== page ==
One New York councilman is fed up with the way scammers target his elderly constituents, and he’s working on legislation that will do something about it. Councilman Chaim Deutsch has introduced a bill that would require the city’s Office of Consumer Affairs to produce public materials and conduct outreach to both senior citizens and those who care for them.
This effort would increase awareness of telemarketing scams, internet scams, and more. Why would a New York councilman spearhead such a highly specific bill? Perhaps it’s because of a very interesting statistic, culled from a report on the elderly. According to an article by Rafael Hoffman about Deutsch’s bill for Hamodia.com, “In his remarks in the council chambers, where the bill was introduced last week, Deutsch noted a study conducted by the National Council on Aging, which stated that New York City’s ‘over-60’ population makes double the amount of purchases by phone than the national average, making them especially vulnerable to such scams.”
It’s not just the elderly who are affected by the scams that Deutsch is trying to prevent, although the elderly are unfairly targeted. One of the hardest-hitting scams right now masquerades as the IRS, as criminals know the public carries an innate fear of having done something wrong with their taxes. Scammers literally from around the world are making the rounds, calling citizens and claiming everything from unpaid taxes to the need to update their profiles by handing over all of their personal data. Some scams have even threatened the victim with criminal prosecution if they don’t make a payment over the phone immediately.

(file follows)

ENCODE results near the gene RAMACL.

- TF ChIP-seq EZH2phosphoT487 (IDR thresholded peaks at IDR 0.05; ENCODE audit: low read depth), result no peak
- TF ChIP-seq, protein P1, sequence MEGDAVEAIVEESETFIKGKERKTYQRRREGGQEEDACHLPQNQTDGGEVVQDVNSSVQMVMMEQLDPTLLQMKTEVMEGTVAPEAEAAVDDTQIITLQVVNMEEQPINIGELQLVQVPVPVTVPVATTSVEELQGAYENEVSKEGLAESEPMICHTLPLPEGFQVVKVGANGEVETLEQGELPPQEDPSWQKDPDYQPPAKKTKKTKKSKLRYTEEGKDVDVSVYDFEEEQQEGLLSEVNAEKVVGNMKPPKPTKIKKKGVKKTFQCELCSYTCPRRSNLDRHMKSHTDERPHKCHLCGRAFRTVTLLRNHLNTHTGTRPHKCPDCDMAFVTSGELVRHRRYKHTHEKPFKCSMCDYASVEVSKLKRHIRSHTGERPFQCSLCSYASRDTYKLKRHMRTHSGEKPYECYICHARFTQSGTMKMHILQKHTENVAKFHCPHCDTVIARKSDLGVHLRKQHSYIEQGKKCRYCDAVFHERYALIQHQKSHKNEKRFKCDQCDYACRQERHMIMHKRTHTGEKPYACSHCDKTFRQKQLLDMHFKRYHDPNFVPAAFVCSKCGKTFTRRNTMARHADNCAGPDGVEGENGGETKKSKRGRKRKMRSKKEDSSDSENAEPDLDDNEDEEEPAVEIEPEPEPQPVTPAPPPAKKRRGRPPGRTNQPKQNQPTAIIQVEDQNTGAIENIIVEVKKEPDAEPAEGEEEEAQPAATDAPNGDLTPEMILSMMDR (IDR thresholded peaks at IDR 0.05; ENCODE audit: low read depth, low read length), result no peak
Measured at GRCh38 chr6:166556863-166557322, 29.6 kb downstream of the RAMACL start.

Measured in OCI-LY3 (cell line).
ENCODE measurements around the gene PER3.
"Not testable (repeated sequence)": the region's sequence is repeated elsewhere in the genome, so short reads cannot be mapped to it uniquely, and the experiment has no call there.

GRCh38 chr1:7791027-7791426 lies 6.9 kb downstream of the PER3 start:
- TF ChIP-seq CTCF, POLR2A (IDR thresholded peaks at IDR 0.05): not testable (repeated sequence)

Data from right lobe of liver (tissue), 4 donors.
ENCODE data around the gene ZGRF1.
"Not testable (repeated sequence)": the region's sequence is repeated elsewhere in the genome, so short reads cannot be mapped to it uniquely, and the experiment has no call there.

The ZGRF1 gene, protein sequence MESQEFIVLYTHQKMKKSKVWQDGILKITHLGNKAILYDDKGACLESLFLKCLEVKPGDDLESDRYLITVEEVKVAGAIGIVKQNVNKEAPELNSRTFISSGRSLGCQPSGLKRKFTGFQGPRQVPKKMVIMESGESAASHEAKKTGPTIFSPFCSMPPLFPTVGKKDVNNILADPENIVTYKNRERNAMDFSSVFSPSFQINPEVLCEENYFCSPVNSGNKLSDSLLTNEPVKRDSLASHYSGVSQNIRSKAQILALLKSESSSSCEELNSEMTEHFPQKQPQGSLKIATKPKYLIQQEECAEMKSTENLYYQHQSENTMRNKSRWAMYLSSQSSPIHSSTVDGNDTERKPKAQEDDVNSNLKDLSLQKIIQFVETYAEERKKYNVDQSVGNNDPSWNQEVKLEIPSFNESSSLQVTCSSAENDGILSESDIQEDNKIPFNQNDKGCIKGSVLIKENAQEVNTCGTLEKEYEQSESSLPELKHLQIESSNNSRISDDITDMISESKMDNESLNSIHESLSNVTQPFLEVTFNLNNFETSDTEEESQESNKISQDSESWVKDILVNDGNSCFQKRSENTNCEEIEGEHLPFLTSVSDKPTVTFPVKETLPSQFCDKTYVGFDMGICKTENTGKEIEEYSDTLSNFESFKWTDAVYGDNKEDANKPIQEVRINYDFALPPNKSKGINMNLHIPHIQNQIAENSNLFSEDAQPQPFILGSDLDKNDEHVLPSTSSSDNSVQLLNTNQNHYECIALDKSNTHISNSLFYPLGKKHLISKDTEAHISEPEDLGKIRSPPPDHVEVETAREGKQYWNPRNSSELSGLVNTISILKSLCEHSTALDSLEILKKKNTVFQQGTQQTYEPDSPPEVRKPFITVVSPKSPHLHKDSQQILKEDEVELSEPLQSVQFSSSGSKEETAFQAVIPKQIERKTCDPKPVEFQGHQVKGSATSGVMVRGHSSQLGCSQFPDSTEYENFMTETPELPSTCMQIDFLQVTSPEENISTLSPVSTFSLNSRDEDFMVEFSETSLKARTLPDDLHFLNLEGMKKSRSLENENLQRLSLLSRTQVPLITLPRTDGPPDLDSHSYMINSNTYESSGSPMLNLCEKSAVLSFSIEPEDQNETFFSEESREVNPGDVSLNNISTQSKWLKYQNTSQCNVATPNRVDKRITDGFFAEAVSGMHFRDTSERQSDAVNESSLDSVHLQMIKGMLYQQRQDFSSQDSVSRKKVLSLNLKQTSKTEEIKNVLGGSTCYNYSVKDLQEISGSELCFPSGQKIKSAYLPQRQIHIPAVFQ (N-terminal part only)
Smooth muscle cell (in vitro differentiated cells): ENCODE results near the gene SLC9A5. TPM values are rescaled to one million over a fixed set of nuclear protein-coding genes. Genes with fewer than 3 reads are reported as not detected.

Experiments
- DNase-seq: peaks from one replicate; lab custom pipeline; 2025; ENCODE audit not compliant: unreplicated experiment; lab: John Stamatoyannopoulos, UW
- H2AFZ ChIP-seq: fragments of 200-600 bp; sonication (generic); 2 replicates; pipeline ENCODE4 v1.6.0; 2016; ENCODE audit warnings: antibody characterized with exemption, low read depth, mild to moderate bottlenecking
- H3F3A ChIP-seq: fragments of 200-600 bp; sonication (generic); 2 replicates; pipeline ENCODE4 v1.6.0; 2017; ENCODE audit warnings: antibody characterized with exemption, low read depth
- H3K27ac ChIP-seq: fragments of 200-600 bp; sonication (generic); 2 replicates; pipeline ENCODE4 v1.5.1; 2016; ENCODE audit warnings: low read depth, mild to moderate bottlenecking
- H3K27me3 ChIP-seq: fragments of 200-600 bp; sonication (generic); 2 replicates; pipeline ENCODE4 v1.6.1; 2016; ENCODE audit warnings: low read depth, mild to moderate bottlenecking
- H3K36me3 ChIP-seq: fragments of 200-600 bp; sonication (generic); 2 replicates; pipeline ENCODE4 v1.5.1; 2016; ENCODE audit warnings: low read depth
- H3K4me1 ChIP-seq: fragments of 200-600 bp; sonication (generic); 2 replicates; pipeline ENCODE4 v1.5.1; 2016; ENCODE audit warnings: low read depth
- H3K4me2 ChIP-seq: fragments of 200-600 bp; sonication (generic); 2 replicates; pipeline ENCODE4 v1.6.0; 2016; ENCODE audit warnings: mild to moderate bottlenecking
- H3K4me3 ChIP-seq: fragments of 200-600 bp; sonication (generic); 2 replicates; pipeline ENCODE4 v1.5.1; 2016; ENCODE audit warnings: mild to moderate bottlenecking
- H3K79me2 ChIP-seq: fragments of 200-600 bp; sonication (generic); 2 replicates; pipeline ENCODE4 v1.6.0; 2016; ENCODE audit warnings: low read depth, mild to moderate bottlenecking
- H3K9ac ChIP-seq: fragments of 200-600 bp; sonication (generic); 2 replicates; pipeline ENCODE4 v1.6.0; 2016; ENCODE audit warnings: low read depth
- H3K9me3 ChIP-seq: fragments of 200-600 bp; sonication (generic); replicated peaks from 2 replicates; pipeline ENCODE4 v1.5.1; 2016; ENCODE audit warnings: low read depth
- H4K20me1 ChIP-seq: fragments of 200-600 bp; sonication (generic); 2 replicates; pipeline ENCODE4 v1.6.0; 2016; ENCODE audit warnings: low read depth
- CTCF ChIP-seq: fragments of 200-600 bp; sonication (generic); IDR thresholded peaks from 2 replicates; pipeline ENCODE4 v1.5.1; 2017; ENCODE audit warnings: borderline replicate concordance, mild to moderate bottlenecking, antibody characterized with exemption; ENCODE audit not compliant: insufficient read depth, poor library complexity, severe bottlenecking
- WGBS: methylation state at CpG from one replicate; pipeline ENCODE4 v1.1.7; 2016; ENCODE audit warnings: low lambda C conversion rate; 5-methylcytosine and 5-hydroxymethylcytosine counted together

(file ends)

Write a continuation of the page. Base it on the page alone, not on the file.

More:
Deutsch wants to put a stop to that. But it’s not just tax scams he’s after; there is another specific scam that focuses on the elderly, playing off one of their worst nightmares. Called the “grandparent scam” for a reason, this particularly heinous fraud happens when a caller states that he is holding the grandchild for ransom, and failure to pay up will result in his death. As many senior citizens don’t use technology like instant messaging or texting, and therefore have no immediate way to contact the loved one for verification, far too many seniors fall for it.
While a lot of people have tried to combat these horrible crimes, Deutsch is taking it a step further by also recognizing that scam victims come in many varieties, especially in their ethnicities. That’s why his bill would require the promotional materials to be distributed in multiple languages. He’s also stated that it’s not enough to create these materials, but that they need to be widely spread in senior centers and “natural” retirement communities, or neighborhoods that happen to have high volumes of elderly residents.
Anyone can be a victim of identity theft, anyone can use our services and anyone can help us help others. If you found this information useful, please consider donating to the Identity Theft Resource Center to help us keep our services free to the public.